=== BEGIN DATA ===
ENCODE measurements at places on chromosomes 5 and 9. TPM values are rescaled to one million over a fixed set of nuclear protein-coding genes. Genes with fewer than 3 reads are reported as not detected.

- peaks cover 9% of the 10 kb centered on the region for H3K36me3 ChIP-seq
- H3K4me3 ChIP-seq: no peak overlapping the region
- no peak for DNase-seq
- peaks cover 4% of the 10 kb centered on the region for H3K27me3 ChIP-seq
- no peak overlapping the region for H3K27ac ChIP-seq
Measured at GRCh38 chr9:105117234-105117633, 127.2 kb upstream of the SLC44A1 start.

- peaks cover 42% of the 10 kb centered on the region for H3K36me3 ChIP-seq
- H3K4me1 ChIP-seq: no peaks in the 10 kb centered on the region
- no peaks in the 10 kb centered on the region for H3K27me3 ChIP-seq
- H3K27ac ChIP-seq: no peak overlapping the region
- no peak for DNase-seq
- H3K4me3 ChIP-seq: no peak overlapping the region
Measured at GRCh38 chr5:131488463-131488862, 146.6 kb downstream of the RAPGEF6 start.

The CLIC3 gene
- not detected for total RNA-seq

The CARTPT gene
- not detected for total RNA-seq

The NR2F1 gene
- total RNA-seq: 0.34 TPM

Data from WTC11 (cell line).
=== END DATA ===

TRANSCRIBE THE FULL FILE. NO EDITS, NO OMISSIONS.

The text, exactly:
ENCODE measurements at places on chromosomes 5 and 9. TPM values are rescaled to one million over a fixed set of nuclear protein-coding genes. Genes with fewer than 3 reads are reported as not detected.

- peaks cover 9% of the 10 kb centered on the region for H3K36me3 ChIP-seq
- H3K4me3 ChIP-seq: no peak overlapping the region
- no peak for DNase-seq
- peaks cover 4% of the 10 kb centered on the region for H3K27me3 ChIP-seq
- no peak overlapping the region for H3K27ac ChIP-seq
Measured at GRCh38 chr9:105117234-105117633, 127.2 kb upstream of the SLC44A1 start.

- peaks cover 42% of the 10 kb centered on the region for H3K36me3 ChIP-seq
- H3K4me1 ChIP-seq: no peaks in the 10 kb centered on the region
- no peaks in the 10 kb centered on the region for H3K27me3 ChIP-seq
- H3K27ac ChIP-seq: no peak overlapping the region
- no peak for DNase-seq
- H3K4me3 ChIP-seq: no peak overlapping the region
Measured at GRCh38 chr5:131488463-131488862, 146.6 kb downstream of the RAPGEF6 start.

The CLIC3 gene
- not detected for total RNA-seq

The CARTPT gene
- not detected for total RNA-seq

The NR2F1 gene
- total RNA-seq: 0.34 TPM

Data from WTC11 (cell line).